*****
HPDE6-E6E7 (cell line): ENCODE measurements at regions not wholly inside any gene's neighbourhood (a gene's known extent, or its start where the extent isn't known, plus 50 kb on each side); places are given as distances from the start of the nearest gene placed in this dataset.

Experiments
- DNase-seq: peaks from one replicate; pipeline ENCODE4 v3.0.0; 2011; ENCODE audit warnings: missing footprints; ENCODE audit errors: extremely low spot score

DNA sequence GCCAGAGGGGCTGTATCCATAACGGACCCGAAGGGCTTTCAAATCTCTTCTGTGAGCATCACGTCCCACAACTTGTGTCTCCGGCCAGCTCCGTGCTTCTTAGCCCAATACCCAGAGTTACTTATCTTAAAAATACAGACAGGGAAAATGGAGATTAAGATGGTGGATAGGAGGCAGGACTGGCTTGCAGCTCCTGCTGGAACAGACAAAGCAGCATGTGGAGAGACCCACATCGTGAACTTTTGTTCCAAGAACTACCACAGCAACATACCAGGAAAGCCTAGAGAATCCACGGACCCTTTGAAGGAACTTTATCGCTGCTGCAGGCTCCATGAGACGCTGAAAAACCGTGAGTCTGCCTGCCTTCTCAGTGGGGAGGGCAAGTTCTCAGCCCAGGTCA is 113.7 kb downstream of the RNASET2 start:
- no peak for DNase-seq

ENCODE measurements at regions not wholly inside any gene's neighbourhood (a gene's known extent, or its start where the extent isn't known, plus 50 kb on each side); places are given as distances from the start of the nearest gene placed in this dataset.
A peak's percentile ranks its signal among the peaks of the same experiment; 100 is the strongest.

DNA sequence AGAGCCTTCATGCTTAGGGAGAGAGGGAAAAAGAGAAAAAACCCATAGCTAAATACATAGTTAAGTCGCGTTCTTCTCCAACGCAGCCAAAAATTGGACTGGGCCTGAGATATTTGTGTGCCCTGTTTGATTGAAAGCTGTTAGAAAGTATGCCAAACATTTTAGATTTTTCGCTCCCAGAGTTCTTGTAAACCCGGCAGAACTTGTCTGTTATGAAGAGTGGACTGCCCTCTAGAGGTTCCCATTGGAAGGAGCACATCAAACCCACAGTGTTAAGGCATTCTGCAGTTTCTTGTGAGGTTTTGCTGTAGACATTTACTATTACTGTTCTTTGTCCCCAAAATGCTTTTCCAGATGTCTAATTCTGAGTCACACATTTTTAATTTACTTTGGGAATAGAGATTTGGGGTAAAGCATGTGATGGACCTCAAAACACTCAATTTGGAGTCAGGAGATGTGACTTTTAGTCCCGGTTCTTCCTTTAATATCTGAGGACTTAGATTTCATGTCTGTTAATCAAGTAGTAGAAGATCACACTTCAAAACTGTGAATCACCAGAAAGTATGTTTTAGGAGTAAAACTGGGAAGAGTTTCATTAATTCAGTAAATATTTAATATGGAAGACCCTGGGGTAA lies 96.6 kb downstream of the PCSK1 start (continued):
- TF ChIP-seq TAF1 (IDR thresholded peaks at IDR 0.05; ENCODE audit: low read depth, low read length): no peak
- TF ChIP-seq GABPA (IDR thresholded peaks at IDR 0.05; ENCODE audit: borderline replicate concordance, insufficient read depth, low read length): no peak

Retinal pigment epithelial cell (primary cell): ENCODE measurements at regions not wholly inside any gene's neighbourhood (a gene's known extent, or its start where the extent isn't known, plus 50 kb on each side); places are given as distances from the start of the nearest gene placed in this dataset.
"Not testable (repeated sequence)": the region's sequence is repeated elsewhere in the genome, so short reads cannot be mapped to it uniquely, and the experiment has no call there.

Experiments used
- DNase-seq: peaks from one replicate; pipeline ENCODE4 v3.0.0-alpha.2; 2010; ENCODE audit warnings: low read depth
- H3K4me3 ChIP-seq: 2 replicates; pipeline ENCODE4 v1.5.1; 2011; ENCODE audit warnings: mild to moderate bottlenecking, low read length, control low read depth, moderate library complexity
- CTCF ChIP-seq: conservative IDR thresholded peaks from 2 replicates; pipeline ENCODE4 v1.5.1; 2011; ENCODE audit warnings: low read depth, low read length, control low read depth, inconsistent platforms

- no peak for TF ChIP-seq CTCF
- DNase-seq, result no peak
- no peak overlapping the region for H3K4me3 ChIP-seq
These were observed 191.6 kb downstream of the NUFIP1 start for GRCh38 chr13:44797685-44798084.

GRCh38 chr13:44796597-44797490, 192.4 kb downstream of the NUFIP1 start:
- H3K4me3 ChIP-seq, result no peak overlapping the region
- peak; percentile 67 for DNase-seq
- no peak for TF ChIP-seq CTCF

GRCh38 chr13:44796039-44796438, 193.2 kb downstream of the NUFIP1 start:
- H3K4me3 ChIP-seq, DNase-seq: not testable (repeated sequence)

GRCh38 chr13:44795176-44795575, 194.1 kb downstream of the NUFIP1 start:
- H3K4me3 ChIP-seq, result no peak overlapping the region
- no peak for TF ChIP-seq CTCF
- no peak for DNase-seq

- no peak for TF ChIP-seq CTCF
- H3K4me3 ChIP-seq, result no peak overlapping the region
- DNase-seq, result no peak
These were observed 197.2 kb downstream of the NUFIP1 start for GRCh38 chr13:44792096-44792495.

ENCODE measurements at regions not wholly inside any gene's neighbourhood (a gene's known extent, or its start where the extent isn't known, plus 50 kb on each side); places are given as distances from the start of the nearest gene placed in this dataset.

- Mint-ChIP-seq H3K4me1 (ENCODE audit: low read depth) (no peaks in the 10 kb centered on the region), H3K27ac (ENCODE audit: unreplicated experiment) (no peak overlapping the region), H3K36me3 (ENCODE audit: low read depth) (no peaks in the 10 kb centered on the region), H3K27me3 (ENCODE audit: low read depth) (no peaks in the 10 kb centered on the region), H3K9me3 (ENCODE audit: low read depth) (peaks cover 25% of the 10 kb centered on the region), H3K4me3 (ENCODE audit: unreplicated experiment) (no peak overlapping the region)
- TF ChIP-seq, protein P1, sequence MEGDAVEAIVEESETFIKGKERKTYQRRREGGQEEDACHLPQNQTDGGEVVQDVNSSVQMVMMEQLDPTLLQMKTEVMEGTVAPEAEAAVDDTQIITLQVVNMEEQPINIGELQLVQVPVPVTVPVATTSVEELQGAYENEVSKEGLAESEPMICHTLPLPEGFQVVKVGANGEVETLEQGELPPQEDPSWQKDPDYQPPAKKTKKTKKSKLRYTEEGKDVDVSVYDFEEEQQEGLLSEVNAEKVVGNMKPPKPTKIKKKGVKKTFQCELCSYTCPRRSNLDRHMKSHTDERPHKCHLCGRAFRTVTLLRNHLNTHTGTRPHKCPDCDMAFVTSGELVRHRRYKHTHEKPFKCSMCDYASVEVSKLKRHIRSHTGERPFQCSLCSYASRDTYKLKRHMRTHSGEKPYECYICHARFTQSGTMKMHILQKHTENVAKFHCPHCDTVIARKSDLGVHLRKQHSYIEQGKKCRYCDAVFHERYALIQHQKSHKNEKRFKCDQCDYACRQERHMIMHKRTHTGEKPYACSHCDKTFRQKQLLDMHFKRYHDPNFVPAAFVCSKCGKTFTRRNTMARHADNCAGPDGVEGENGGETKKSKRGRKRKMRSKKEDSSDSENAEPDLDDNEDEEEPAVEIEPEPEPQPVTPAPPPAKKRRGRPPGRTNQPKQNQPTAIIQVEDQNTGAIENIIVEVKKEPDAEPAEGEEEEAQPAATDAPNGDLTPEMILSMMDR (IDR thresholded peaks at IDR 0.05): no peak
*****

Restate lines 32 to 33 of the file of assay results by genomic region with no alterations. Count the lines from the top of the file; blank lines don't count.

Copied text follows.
- H3K4me3 ChIP-seq, result no peak overlapping the region
- DNase-seq, result no peak